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germination





The resumption of growth and development by a spore or plant embryo contained in a seed after a period of reduced metabolic activity or dormancy. Conditions required for germination include an adequate water supply, sufficient oxygen, and a favorable temperature. Rapid uptake of water followed by increased rate of respiration are often the first signs of germination. During germination, stored food reserves are rapidly used up to provide the energy and raw materials required for the new growth. The embryonic root and shoot which break through the seed coat are called the radicle and plumule, respectively. There are two general forms of germination: hypogeal and epigeal (see below). In the former, the seed leaves, or cotyledons, remain below the ground, as in the broad bean, while in the latter they are taken above the ground and become the first photosynthetic organs, as in the castor oil seed.


Epigeal germination

A castor-oil seed germinating in most soil. Water has been absorbed and the seed-coat has split; through the opening thus formed the radicle grows out and turns downward into the soil. start of germination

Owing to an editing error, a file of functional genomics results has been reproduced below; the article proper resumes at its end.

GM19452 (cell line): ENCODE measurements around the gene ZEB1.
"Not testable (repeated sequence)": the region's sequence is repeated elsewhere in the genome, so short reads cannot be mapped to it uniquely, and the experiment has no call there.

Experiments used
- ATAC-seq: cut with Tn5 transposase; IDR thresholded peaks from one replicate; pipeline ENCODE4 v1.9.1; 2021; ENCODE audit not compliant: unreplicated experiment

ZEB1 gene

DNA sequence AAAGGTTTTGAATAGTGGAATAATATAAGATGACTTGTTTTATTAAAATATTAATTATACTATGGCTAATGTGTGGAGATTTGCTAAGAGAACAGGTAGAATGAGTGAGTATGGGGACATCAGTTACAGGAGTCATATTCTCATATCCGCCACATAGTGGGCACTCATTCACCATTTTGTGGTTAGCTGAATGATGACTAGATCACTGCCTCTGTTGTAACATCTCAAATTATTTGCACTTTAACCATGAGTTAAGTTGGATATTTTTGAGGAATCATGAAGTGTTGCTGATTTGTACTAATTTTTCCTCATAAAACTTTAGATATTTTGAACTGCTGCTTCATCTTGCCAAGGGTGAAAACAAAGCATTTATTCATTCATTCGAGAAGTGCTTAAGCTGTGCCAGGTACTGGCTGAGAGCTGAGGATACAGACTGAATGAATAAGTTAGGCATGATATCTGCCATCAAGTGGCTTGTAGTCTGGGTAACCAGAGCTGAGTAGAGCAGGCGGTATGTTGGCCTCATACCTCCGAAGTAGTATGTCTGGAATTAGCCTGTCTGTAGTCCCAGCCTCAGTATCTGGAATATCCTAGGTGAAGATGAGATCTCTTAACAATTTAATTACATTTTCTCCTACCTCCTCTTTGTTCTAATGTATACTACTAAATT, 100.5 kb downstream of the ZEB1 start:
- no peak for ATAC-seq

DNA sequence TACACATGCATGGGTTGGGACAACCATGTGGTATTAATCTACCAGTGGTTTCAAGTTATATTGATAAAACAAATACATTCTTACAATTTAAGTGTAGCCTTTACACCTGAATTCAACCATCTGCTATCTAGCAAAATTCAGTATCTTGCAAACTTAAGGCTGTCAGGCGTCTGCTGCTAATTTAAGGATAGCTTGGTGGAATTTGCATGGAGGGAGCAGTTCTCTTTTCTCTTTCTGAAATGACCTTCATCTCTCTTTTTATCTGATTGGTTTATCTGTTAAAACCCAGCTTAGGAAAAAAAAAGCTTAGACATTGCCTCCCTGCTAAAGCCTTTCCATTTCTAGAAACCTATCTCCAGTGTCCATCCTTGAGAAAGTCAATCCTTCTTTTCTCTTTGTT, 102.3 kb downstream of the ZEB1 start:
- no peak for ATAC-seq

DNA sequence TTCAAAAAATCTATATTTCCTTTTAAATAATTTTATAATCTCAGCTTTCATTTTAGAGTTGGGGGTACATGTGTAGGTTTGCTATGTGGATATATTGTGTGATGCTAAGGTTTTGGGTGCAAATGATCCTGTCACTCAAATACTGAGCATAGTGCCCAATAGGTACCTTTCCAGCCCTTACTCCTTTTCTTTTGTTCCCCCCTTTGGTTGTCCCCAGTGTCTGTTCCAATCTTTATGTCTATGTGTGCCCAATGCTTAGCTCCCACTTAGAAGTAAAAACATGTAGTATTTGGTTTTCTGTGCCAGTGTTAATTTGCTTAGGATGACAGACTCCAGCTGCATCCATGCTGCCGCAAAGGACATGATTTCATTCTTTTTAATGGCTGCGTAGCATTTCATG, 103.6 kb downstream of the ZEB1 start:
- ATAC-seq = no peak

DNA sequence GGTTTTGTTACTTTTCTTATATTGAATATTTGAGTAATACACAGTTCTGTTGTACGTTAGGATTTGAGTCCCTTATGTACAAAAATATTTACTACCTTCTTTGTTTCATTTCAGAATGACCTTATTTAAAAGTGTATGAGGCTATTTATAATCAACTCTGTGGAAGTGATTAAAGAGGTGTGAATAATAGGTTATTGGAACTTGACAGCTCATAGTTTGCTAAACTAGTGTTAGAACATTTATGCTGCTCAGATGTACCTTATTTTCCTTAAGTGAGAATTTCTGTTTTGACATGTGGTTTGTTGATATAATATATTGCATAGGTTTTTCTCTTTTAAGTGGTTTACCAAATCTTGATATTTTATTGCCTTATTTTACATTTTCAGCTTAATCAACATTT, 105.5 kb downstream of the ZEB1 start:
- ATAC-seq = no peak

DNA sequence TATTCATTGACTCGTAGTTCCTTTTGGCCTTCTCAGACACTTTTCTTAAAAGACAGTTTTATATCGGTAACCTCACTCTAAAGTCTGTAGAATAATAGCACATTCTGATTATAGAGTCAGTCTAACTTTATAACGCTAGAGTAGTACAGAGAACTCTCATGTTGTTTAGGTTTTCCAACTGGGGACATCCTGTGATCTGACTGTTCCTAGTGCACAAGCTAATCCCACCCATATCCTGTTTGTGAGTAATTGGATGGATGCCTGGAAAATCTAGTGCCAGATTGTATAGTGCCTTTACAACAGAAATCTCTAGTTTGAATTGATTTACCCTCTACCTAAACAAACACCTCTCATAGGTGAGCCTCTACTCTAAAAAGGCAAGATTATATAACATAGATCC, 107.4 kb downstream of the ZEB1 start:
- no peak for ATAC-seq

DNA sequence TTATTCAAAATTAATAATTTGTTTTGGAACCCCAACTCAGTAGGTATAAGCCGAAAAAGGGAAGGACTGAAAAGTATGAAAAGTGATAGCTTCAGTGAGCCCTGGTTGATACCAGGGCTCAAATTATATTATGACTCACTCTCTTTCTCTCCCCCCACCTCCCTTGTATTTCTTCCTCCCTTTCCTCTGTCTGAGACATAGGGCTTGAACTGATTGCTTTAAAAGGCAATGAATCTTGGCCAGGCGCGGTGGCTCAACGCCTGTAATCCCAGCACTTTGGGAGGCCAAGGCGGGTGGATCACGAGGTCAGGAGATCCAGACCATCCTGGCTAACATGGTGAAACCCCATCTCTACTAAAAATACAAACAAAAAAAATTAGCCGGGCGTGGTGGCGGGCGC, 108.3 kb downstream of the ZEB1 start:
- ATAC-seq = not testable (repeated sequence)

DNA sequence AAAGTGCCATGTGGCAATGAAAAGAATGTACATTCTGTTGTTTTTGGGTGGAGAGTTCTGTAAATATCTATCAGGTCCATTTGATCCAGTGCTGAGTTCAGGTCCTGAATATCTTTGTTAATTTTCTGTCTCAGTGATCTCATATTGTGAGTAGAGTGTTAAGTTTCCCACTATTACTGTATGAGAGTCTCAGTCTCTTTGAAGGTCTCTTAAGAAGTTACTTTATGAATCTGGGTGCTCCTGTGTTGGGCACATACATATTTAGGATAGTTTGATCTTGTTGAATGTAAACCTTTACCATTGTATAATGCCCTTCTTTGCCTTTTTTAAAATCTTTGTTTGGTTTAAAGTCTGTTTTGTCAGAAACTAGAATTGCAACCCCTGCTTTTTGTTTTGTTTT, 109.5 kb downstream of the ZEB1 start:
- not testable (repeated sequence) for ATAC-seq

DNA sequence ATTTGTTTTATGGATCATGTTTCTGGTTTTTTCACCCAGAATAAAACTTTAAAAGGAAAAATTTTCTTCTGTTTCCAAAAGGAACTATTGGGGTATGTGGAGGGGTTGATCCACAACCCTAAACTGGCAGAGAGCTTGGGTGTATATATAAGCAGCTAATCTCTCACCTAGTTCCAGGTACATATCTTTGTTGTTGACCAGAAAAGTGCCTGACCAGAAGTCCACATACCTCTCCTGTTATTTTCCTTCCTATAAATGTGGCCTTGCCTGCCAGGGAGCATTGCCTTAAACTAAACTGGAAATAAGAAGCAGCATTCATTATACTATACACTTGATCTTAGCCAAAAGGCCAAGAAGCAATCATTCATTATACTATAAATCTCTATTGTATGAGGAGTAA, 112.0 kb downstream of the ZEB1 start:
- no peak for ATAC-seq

The radicle grows and branches and becomes the main root. radicle grows and beomes main root
The hypocotyl lengthens and the plumule grows upward into the air, carrying the seed-coat with it. Meanwhile the cotyledons are absorbing the food-store and passing it to all parts of the plant. When the food-store is finished the cotyledons then start opening out and soon become the first leaves. hypocotyl lengthes and plumule grows upward
Between the two cotyledons the plumule appears and the cotyledons turn green and start functioning as leaves. The plant can now start to make its own food by photosynthesis with the aid of chlorophyll, and by absorbing salts from the soil. plumule appears and cotyledons turn green


Hypogeal germination

hypogeal germination
1. The seed of the haricot beam germinating. The radicle has broken through the testa and is growing downward. 2. The root develops, anchoring the seed, whole the plumule grows upward. 3. The cotyledons, which in this case contain the food-store, do not leave the ground, or they may appear just above it. From the hypocotyl the stem grows up and a pair of leaves develop. These are true leaves, not cotyledons.


Related category

   • BOTANY